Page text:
skip to Main Content


Connecting Through Art Fence Project

The historic Mill City neighborhood is located south of Fair Park, the home of the Texas State Fair, the Cotton Bowl, and a number of museums and historic buildings. Over the past decade, Dallas Habitat has worked with the City of Dallas, Dallas Housing Authority, Innercity Community Development Corporation, and the Mill City Neighborhood Association to revitalize the neighborhood.

The Connecting Through Art project created an opportunity for local students to beautify their neighborhood by painting fence panels that were then installed on several vacant lots in Mill City. Habitat staff built and delivered 23 fence panels, paint and paint brushes to 7 local schools where the students then painted the panels under the direction of their art department. Staff and supporters from Habitat, the City of Dallas, DISD, Lowe’s, AT&T, MESA and members of the local community then gathered to dedicate the painted fence and to award the winners of the art contest, with the 2016 Grand Prize going to Billy E. Dade Middle School.



The Joppa neighborhood sits just north of the intersection of I-45 and Highway 12, nestled next to the Great Trinity Forest, the Trinity River and Joppa Preserve.

This neighborhood was originally settled by freedmen in the late 1860s. Some 15 years ago, Joppa community leaders approached Dallas Habitat in an effort to revitalize the neighborhood. As part of these efforts, Dallas Habitat came together with HILTI North America for an A Brush With Kindness (ABWK) project. Dallas Habitat’s ABWK program provides a way for existing homeowners to help preserve their homes and participate in the transformation of their neighborhood through the use of volunteer labor and donated materials. During this one-day ABWK project, 400 plus Habitat and HILTI volunteers and staff provided exterior repairs including painting, fencing, lot mitigation and work in the community garden.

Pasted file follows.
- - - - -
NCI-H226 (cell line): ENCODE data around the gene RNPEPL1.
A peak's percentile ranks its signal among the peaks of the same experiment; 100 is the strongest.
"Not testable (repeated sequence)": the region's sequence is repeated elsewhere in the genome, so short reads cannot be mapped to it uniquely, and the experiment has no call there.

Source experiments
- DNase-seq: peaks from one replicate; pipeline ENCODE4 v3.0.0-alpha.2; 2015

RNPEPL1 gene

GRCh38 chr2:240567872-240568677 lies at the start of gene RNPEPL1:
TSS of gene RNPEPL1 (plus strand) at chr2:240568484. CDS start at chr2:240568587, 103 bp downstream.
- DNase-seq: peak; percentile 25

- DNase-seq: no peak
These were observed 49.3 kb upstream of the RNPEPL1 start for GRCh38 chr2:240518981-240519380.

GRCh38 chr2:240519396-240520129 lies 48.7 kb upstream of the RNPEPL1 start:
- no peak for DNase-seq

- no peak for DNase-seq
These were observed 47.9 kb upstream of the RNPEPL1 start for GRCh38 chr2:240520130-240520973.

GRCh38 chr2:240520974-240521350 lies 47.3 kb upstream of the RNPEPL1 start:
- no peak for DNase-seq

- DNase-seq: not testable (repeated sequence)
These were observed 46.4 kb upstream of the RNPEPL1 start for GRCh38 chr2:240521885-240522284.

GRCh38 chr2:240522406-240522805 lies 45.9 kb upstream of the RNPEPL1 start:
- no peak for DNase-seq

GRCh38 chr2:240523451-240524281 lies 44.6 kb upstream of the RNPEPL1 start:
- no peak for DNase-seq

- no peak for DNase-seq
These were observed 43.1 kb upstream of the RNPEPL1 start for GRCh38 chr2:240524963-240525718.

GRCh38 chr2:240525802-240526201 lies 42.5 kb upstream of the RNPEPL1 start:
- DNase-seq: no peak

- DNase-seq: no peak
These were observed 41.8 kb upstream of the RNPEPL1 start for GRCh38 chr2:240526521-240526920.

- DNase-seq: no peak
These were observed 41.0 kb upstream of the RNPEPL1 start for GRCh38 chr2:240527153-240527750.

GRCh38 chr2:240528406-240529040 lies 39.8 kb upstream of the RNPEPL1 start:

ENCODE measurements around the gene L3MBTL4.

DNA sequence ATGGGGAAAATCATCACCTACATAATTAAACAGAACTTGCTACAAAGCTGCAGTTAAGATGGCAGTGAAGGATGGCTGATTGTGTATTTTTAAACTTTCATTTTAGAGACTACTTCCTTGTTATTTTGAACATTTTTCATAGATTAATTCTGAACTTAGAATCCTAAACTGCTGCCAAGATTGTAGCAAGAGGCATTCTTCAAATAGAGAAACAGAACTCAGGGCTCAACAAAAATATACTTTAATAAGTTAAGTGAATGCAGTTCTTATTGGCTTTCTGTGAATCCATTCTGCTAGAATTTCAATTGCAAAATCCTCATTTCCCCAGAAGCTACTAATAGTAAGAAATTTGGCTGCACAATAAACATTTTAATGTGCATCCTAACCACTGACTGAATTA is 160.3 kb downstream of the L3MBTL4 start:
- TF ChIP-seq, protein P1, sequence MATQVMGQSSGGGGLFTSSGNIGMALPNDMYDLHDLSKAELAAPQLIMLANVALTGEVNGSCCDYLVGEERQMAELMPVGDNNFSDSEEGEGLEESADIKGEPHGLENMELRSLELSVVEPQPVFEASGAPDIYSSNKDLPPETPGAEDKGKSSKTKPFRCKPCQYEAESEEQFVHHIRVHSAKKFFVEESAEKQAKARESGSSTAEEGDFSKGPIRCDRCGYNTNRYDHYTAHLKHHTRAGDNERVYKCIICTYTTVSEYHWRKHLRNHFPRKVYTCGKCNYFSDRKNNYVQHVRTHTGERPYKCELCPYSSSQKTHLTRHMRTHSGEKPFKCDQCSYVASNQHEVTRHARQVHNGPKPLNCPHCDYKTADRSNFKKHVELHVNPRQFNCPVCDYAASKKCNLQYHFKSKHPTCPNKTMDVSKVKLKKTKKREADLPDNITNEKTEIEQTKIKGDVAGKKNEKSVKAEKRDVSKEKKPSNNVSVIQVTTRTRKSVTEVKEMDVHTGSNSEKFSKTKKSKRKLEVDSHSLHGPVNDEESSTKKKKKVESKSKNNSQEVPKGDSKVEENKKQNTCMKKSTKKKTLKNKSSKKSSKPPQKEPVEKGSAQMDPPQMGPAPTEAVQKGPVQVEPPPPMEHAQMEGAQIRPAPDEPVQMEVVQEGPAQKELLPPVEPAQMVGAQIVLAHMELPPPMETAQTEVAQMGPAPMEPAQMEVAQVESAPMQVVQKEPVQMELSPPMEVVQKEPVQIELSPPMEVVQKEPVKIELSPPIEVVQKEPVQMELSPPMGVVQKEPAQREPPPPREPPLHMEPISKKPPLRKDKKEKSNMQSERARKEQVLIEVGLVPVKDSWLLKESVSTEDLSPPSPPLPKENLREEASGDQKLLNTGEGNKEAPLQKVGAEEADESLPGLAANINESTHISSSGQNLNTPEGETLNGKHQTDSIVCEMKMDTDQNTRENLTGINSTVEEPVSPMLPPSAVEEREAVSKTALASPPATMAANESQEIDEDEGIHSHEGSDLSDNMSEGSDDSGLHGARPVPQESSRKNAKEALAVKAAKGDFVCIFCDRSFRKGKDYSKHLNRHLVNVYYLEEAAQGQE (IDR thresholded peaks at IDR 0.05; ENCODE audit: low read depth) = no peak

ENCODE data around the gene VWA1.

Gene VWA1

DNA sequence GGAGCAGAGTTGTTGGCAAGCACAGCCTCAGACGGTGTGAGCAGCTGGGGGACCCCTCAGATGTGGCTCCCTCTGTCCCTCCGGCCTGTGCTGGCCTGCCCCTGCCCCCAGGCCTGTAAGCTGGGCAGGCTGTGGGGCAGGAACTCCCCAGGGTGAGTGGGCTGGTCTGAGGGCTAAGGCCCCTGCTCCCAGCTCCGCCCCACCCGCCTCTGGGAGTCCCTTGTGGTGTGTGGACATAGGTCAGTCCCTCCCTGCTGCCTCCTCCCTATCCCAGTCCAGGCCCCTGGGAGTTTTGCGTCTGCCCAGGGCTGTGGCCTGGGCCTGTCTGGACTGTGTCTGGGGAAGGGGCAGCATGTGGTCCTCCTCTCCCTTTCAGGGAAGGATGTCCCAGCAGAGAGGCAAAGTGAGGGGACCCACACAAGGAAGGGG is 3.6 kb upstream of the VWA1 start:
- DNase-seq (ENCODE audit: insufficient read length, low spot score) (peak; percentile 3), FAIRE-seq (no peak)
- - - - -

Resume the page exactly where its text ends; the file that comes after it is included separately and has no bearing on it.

Many of the neighborhoods with which Dallas Habitat partners are located in food deserts, or urban areas in which affordable, high quality and fresh foods are difficult to find. To combat this issue, the A Brush With Kindness (ABWK) program has incorporated the establishment of community gardens into its scope of work. Community gardens can be found in both Joppa and Mill City neighborhoods.



Inspired by the tradition of volunteers writing well-wishes to families inside the walls of their new homes – most often with a simple permanent black marker – the OSB project allows youth to design and paint sheets of OSB plywood that are then installed in a partner family’s house. The boards often include colorful, eye-catching messages of encouragement. Not only a creative outlet for youth, this project provides students with a platform to discuss issues surrounding poverty, housing equity and the importance of volunteerism and civic engagement.

Español | El Inglés
Back To Top